Maud Sulter (1960-2008) was an artist, poet and activist of Ghanian-Scottish descent. Fetish #6, 1992 comes from a series six works by Sulter that consist of framed photographic prints and accompanying copper plaques. The series is a barbed comment on the appropriation and the decontextualization of objects in the colonial past as ‘fetishes’. The Fetish series was first shown at Steinbaum-Krauss Gallery, New York in 1993. They were shown alongside a related series, called, Abusua Kese (1992) and Six Proverbs for Kobena (1992).  These series of works from the 1990s addressed African art objects and their position in western museums, collections and books. Sulter passionately believed in the intertwined histories of Africa and Europe and that such subjects required scrutiny and debate. 
The Steinbaum-Krauss Gallery exhibition leaflet also discusses the works in relation to genital mutilation. The bronze plaque is inscribed with the word ‘Blood’. This could be a comment about how European museums have acquired such objects from west Africa. It may also relate or be a comment on female genital mutilation or both of these subjects simultaneously.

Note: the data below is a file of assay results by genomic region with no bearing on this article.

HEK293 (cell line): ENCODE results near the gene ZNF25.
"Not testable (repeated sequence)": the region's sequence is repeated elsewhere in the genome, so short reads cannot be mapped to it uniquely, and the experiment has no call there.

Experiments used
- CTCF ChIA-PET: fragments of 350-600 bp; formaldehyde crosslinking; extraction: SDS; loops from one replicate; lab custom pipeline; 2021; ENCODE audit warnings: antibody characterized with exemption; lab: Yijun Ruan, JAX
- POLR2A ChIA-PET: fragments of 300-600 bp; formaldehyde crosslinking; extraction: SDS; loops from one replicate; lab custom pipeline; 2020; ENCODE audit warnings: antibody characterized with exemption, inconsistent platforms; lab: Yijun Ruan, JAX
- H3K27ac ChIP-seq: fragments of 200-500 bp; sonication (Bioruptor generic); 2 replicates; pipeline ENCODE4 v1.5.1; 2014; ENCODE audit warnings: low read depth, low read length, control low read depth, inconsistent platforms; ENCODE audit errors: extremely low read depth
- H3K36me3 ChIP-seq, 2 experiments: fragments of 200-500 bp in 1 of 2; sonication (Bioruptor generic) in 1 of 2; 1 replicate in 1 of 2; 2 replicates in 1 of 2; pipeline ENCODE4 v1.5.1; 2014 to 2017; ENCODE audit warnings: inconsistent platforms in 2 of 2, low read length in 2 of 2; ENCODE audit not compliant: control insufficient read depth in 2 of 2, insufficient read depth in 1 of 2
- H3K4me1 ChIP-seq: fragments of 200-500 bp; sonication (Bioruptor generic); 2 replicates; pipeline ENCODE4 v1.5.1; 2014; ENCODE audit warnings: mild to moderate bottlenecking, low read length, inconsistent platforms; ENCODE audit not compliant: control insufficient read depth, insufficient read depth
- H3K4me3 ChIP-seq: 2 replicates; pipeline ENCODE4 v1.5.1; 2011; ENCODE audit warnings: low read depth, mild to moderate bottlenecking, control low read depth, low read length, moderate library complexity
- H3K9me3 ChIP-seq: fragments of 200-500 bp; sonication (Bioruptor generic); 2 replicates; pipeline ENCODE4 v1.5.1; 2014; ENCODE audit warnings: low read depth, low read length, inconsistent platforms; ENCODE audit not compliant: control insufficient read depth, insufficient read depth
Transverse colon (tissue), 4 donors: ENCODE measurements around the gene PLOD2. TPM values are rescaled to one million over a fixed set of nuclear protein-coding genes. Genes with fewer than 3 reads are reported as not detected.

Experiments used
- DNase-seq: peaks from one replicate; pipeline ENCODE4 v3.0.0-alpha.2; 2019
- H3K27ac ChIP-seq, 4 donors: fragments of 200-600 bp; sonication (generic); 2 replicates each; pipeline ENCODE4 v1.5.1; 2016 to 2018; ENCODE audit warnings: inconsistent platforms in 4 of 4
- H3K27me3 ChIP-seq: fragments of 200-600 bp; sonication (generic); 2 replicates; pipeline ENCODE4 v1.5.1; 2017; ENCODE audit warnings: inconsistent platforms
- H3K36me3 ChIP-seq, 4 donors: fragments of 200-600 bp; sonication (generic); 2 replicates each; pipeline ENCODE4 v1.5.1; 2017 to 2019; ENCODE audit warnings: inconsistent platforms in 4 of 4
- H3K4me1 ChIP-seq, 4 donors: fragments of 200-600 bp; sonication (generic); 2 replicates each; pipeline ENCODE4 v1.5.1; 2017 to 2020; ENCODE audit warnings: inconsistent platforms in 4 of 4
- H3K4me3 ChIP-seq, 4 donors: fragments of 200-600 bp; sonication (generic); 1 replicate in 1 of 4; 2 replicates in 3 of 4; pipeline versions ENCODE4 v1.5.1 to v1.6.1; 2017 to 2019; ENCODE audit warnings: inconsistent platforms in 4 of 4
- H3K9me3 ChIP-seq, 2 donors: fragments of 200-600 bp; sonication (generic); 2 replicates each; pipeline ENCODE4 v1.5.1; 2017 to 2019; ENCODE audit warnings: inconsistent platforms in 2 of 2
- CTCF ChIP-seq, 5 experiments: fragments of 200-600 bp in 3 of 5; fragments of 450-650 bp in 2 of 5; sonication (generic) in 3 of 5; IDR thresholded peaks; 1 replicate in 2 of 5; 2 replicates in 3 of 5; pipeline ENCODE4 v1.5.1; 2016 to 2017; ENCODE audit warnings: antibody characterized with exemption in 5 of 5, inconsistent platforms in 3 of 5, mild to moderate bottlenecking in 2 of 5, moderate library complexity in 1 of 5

Borrowing the word ‘fetish’ that had been adopted by early European collectors and artists who typically valued such objects not for their indigenous context or as important sacred objects, but as sexual and erotically charged curios. Her work questions the portrayal of African culture in European museums. Sulter work also addresses issues of feminism, both in west Africa, the diaspora and Europe more generally.
The Mende or Sowei mask illustrated by Sulter is typical of a type found in many European museums.  The mask was used exclusively by the female societies of the Sande (Mende) or Bondo/Bundu (Temne) from Sierra Leone.  Although carved by men, they are one of the few masks historically worn by woman. The mask is traditionally worn by a high-ranking officials of the society, whilst performing the dance known as the ‘ndoli jowei’ among the Mende or ‘a-Nowo’ among the Temne.  The fact that such masks are omnipresent in European and North American museums, combined with a mask worn exclusively by women, may have appealed to Sulter.
Calvin Winner, May 2023
 Deborah Cherry (Editor), Maud Sulter, Passion, (altitude editions, 2015), p.14
 Deborah Cherry, p15
 Deborah Cherry, p14
 https://www.sierraleoneheritage.org/item/GLAMG%3AA.1949.101.d/sowei-mask , accessed on 04/05/23
 https://www.imodara.com/discover/sierra-leone-mende-ndoli-jowei-sande-sowei-helmet-mask/ , accessed on 04/05/23
 http://objects.prm.ox.ac.uk/pages/PRMUID16571.html , accessed on 04/05/23
Deborah Cherry (ed.), Maud Sulter, Passion, (altitude editions, 2015)